United Nations Environment Programme – Expanded Agenda
 
 

Resolutions are the basic decisions or statements of the United Nations. While drafted by individual nations, they declare the official policy for the particular organ or body of the United Nations from which they are issued. Similar to laws written by Congress, resolutions have a standard format, but serve many different purposes. Some resolutions may give directions, requests, or suggestions to other UN bodies, other international organizations, or groups of states. Resolutions may create committees, international bodies, specific funds or programs. They may condemn the actions of a state, urge collective action, and in the case of the Security Council, require compulsory compliance. For our purposes, resolutions are the legislative tool to implement solutions and solve the world’s problems, specifically the ones on the Environment Programme agenda.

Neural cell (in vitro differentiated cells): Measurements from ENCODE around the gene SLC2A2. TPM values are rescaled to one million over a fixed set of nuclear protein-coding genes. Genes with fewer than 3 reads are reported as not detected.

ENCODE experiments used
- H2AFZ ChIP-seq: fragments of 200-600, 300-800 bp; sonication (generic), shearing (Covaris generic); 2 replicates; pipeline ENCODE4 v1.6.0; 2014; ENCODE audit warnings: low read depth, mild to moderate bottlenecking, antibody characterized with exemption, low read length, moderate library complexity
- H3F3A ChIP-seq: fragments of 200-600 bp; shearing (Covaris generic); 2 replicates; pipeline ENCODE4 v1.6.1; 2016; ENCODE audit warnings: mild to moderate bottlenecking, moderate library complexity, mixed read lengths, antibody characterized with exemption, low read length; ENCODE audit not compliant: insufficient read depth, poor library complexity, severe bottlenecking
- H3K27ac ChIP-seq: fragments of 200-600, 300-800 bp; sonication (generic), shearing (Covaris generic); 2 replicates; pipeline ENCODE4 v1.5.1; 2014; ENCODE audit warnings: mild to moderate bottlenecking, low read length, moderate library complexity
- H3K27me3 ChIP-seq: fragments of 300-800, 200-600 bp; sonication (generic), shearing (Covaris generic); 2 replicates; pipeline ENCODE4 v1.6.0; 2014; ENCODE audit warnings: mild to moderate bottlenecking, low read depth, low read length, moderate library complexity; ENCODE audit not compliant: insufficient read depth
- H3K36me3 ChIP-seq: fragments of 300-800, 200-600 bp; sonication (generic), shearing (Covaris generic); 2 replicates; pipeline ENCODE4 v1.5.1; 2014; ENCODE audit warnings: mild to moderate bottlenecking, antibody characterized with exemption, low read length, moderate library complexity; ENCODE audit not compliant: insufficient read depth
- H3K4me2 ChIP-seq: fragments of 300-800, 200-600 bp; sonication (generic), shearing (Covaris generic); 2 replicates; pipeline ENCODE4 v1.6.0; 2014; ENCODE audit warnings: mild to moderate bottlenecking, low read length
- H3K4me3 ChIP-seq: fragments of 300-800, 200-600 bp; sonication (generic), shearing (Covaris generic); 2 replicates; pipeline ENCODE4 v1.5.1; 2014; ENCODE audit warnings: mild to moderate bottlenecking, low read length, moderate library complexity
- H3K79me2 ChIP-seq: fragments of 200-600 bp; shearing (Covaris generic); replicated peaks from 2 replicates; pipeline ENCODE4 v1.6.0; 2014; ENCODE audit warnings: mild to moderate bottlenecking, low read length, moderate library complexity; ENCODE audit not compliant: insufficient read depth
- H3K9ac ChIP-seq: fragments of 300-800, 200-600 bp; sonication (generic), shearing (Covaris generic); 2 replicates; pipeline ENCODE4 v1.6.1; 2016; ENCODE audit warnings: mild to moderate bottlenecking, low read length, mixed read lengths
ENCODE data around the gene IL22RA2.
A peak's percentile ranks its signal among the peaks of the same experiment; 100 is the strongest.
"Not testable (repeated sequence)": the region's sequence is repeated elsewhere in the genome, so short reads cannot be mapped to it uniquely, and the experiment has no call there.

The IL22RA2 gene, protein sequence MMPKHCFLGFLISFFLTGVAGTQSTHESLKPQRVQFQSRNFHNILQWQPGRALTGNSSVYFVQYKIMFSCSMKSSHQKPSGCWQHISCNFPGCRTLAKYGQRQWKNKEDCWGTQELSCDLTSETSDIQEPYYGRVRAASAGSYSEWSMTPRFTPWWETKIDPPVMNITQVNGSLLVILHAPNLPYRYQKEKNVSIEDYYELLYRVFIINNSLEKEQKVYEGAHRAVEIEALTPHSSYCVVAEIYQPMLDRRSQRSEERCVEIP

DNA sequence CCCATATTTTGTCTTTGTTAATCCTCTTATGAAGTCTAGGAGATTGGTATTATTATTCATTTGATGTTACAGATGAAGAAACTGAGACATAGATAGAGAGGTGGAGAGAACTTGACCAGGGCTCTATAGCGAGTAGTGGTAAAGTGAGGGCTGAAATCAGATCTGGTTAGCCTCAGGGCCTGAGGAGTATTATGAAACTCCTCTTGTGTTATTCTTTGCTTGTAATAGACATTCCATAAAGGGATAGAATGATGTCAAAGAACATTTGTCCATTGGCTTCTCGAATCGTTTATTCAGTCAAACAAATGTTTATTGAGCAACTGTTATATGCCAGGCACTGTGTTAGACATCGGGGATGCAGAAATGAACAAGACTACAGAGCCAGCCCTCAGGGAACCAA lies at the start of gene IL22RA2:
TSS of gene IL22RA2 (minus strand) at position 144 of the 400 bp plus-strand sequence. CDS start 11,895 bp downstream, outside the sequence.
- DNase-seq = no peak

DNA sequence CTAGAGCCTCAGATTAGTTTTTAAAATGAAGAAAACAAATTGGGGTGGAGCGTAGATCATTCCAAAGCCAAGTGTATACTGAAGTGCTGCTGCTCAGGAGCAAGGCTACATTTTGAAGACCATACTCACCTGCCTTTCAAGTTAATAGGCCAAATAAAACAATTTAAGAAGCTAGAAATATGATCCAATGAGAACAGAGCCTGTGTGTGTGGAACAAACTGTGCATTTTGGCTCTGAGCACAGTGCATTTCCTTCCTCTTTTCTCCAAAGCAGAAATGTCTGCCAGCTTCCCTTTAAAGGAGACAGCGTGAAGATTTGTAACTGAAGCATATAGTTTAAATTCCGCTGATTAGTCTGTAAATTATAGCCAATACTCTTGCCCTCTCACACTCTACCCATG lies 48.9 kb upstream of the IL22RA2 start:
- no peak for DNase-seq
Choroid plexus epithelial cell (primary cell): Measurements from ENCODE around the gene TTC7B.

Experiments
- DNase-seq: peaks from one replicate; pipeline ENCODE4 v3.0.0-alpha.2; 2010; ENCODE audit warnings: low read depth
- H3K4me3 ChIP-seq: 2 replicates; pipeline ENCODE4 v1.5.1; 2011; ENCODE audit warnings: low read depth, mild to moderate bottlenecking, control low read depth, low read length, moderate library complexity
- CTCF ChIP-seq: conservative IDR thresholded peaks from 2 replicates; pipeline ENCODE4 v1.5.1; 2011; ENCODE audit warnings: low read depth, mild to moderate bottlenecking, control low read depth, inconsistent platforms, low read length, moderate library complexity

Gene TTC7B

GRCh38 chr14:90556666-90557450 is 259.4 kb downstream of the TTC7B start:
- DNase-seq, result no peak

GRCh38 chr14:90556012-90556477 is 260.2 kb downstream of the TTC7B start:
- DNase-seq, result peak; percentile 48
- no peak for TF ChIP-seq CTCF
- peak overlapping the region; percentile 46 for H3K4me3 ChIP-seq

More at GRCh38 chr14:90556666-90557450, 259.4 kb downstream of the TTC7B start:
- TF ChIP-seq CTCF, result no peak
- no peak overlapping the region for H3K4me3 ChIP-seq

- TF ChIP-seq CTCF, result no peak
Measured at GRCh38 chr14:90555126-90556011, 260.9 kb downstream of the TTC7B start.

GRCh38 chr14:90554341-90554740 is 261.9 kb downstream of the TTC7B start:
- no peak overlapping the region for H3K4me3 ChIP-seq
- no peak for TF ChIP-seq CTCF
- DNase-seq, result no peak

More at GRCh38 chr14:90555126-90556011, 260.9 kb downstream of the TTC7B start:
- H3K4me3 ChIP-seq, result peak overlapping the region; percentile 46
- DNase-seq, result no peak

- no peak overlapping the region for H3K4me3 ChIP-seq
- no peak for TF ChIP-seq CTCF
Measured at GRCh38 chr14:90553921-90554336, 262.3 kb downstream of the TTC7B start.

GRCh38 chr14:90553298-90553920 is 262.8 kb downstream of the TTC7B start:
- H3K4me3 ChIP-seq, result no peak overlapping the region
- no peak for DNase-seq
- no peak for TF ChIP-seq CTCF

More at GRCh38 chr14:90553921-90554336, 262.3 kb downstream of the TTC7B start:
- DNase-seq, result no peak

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Your task is to draft a resolution in which you encourage the UN to take action on a subject of concern to your committee. Examine the agenda for your committee and review your research regarding the topics on the agenda. The expanded agenda offers guidance in terms of what issues the Upper Secretariat would like to see addressed in your resolution(s). What problems have you noted as a result of your research?

 

Use the agenda as a guide when selecting the topic(s) for your resolution(s). While we encourage you to think “outside of the box” to address specific issues and to be creative in terms of funding those objectives, topics that are too outrageous or too far outside the parameters of your committee’s domain will not be considered.

 

In addition to identifying a viable topic and offering a fair, reasonable, and economically viable solution, you will also need to ensure that the resolution uses the correct format and language. (Resolution format is quite specific and resolutions that do not meticulously follow the format will not be considered. Read carefully.)

 

United Nations Environment Programme

 
 
Deforestation
  • Urbanization
  • Farm Emissions 
 
Protection of Air Quality
  • Acid Rain
  • Ozone Depletion
 
Global Warming
  • Promoting Wind, Solar and Nuclear Energy
  • Reducing Greenhouse Emissions  
 
Protection of Endangered Species
  • Reversing Habitat Loss  
  • Combating Invasive Species